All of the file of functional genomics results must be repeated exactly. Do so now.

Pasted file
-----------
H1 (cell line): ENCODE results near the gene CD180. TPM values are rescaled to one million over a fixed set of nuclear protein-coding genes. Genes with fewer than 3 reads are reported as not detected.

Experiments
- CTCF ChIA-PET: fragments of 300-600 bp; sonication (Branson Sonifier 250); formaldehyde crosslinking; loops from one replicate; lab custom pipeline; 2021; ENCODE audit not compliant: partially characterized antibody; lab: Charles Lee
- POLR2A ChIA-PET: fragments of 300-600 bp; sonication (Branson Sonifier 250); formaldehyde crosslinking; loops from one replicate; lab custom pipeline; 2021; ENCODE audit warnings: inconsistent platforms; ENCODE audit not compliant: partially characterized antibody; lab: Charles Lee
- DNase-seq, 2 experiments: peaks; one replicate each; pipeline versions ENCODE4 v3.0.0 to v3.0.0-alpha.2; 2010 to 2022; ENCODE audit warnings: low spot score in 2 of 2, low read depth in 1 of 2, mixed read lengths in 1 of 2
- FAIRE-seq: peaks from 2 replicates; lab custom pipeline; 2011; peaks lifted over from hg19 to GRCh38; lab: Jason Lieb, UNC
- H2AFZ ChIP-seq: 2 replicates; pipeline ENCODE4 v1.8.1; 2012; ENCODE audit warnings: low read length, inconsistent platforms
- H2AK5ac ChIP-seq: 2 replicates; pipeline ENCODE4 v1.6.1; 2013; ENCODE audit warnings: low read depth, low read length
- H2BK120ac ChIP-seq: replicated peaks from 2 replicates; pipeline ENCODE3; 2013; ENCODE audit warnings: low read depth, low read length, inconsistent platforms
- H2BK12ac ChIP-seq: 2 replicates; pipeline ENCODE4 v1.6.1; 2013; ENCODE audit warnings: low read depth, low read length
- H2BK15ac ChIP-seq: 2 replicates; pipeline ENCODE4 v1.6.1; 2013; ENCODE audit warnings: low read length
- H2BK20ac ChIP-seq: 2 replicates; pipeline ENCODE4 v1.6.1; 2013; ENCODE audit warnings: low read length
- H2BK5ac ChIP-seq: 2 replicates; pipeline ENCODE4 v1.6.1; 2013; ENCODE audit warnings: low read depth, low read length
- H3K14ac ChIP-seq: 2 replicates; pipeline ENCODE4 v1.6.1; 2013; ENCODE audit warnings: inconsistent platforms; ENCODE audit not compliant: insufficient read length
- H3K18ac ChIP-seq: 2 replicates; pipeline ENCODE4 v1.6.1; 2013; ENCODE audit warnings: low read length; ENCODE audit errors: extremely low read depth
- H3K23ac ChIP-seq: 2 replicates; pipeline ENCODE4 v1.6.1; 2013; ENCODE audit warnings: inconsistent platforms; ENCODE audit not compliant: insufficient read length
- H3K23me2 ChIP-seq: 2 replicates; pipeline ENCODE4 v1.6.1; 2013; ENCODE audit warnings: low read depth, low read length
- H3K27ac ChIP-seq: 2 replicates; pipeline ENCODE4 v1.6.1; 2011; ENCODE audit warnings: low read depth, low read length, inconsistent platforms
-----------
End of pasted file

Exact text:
H1 (cell line): ENCODE results near the gene CD180. TPM values are rescaled to one million over a fixed set of nuclear protein-coding genes. Genes with fewer than 3 reads are reported as not detected.

Experiments
- CTCF ChIA-PET: fragments of 300-600 bp; sonication (Branson Sonifier 250); formaldehyde crosslinking; loops from one replicate; lab custom pipeline; 2021; ENCODE audit not compliant: partially characterized antibody; lab: Charles Lee
- POLR2A ChIA-PET: fragments of 300-600 bp; sonication (Branson Sonifier 250); formaldehyde crosslinking; loops from one replicate; lab custom pipeline; 2021; ENCODE audit warnings: inconsistent platforms; ENCODE audit not compliant: partially characterized antibody; lab: Charles Lee
- DNase-seq, 2 experiments: peaks; one replicate each; pipeline versions ENCODE4 v3.0.0 to v3.0.0-alpha.2; 2010 to 2022; ENCODE audit warnings: low spot score in 2 of 2, low read depth in 1 of 2, mixed read lengths in 1 of 2
- FAIRE-seq: peaks from 2 replicates; lab custom pipeline; 2011; peaks lifted over from hg19 to GRCh38; lab: Jason Lieb, UNC
- H2AFZ ChIP-seq: 2 replicates; pipeline ENCODE4 v1.8.1; 2012; ENCODE audit warnings: low read length, inconsistent platforms
- H2AK5ac ChIP-seq: 2 replicates; pipeline ENCODE4 v1.6.1; 2013; ENCODE audit warnings: low read depth, low read length
- H2BK120ac ChIP-seq: replicated peaks from 2 replicates; pipeline ENCODE3; 2013; ENCODE audit warnings: low read depth, low read length, inconsistent platforms
- H2BK12ac ChIP-seq: 2 replicates; pipeline ENCODE4 v1.6.1; 2013; ENCODE audit warnings: low read depth, low read length
- H2BK15ac ChIP-seq: 2 replicates; pipeline ENCODE4 v1.6.1; 2013; ENCODE audit warnings: low read length
- H2BK20ac ChIP-seq: 2 replicates; pipeline ENCODE4 v1.6.1; 2013; ENCODE audit warnings: low read length
- H2BK5ac ChIP-seq: 2 replicates; pipeline ENCODE4 v1.6.1; 2013; ENCODE audit warnings: low read depth, low read length
- H3K14ac ChIP-seq: 2 replicates; pipeline ENCODE4 v1.6.1; 2013; ENCODE audit warnings: inconsistent platforms; ENCODE audit not compliant: insufficient read length
- H3K18ac ChIP-seq: 2 replicates; pipeline ENCODE4 v1.6.1; 2013; ENCODE audit warnings: low read length; ENCODE audit errors: extremely low read depth
- H3K23ac ChIP-seq: 2 replicates; pipeline ENCODE4 v1.6.1; 2013; ENCODE audit warnings: inconsistent platforms; ENCODE audit not compliant: insufficient read length
- H3K23me2 ChIP-seq: 2 replicates; pipeline ENCODE4 v1.6.1; 2013; ENCODE audit warnings: low read depth, low read length
- H3K27ac ChIP-seq: 2 replicates; pipeline ENCODE4 v1.6.1; 2011; ENCODE audit warnings: low read depth, low read length, inconsistent platforms